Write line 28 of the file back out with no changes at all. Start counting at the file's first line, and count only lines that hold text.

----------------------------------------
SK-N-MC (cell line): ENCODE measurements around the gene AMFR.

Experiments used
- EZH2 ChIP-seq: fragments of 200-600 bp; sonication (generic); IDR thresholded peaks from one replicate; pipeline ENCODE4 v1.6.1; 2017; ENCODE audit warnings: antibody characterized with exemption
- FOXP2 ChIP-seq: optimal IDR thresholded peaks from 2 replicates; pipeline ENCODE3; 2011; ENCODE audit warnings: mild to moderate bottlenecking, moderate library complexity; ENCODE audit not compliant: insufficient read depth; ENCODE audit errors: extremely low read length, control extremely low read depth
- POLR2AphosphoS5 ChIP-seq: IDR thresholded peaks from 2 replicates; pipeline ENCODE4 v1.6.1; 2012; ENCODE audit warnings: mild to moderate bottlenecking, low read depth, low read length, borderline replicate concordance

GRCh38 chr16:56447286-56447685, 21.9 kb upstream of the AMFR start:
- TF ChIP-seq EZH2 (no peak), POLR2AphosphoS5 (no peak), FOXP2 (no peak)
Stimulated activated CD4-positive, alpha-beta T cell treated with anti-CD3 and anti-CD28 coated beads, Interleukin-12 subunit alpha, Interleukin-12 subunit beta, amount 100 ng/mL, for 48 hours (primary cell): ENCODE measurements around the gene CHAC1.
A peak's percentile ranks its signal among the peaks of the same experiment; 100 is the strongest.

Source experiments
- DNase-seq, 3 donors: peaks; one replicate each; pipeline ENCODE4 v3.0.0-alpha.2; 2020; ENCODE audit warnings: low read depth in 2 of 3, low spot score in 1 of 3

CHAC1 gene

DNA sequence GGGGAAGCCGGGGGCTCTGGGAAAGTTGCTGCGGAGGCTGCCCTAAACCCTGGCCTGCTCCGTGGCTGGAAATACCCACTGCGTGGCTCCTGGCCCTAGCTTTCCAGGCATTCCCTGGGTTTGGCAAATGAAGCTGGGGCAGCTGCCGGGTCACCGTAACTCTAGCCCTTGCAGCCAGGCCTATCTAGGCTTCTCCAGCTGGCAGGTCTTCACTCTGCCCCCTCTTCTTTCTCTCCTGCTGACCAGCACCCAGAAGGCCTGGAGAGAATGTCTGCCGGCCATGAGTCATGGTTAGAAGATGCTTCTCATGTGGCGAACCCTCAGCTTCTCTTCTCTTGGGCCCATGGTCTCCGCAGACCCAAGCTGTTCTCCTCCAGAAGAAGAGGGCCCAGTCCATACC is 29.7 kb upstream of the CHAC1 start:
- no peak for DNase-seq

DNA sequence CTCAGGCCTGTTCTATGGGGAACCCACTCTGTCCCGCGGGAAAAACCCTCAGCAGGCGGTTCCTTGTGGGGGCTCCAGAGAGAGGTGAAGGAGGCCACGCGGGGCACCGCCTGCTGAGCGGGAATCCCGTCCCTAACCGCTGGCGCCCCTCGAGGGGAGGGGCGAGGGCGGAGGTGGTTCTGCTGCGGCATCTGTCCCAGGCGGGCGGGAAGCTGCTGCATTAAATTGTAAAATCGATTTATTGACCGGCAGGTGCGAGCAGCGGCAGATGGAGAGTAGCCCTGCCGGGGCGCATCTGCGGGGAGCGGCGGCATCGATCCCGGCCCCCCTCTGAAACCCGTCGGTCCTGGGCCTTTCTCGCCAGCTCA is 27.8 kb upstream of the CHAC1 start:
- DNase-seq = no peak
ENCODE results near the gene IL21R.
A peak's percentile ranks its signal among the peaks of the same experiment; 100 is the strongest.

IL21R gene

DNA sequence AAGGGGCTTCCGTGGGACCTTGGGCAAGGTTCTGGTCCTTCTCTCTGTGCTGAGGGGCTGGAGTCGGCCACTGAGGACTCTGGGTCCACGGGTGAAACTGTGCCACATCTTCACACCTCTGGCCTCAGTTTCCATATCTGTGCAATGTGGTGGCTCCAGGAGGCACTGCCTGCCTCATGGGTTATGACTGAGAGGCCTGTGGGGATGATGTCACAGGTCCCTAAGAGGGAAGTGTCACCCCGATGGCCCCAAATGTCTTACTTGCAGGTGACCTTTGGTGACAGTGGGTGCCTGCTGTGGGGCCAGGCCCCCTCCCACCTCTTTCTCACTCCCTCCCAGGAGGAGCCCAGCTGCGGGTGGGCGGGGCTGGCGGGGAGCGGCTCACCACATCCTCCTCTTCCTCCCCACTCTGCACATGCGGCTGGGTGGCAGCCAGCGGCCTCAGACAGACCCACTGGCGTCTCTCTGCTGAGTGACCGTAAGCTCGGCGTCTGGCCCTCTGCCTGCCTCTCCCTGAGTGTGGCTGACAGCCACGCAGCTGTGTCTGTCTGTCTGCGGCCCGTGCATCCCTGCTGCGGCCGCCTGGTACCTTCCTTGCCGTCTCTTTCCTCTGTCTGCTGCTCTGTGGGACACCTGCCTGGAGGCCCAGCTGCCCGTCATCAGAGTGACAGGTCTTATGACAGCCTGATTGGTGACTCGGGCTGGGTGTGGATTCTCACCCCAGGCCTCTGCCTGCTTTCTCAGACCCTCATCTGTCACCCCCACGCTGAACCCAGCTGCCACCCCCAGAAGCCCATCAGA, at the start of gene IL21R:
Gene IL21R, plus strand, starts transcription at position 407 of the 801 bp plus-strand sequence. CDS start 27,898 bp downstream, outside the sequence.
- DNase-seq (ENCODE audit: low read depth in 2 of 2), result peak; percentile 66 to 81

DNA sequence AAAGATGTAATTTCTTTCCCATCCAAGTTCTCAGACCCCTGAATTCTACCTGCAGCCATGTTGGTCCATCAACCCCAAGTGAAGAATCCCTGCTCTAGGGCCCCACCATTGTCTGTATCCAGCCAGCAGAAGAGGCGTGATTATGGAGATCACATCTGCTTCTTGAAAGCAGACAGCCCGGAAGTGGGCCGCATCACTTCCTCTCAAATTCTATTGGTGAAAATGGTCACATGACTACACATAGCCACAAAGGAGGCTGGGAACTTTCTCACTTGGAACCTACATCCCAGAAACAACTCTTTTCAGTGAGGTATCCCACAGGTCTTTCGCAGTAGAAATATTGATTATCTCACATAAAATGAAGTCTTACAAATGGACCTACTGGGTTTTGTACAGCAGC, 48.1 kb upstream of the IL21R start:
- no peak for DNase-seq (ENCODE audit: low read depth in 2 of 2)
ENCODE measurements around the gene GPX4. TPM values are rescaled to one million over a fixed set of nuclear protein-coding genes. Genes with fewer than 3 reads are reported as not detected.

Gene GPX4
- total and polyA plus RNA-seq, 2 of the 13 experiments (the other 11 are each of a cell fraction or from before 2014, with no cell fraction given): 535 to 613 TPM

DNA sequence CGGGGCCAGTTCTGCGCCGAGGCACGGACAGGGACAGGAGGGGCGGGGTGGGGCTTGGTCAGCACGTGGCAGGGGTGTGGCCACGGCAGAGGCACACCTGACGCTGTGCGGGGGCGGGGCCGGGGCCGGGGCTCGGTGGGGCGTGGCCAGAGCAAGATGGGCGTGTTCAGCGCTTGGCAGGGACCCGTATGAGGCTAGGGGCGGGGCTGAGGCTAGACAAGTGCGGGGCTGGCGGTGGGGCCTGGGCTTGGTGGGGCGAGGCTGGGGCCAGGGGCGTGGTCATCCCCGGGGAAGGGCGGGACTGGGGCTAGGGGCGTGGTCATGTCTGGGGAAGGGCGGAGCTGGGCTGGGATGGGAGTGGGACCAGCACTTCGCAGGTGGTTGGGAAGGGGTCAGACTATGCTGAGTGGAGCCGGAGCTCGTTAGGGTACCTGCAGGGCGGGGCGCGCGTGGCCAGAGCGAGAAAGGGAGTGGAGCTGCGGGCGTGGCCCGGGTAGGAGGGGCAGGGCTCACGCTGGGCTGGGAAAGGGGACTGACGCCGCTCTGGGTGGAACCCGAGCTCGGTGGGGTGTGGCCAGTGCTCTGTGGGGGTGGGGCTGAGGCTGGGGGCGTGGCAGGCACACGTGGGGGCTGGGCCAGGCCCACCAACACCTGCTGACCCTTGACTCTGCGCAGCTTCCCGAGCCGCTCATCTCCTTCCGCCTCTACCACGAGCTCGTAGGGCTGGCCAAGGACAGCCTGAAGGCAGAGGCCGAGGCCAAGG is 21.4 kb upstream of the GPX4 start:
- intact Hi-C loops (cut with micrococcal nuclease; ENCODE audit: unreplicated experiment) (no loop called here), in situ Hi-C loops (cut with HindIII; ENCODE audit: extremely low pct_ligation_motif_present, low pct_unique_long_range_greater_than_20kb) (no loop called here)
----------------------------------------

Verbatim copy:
DNA sequence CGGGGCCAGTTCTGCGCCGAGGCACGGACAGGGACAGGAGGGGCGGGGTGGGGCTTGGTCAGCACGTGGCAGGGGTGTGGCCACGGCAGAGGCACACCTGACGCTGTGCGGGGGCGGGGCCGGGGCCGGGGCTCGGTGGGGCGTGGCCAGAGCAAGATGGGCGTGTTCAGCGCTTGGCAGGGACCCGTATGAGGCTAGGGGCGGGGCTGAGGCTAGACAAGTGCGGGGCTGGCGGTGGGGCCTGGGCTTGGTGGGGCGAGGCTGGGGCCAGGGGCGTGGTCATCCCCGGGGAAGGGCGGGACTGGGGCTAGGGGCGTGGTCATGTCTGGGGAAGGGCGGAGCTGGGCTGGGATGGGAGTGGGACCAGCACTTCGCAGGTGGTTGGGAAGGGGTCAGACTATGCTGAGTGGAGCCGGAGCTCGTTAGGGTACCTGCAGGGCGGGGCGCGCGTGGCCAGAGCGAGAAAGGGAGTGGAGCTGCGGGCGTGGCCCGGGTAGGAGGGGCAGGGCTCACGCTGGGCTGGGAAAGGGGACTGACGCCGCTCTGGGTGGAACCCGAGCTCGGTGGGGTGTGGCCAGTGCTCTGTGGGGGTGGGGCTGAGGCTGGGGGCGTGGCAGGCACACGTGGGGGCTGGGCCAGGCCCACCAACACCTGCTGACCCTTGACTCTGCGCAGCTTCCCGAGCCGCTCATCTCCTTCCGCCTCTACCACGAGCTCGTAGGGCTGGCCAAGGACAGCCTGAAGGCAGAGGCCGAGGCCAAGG is 21.4 kb upstream of the GPX4 start: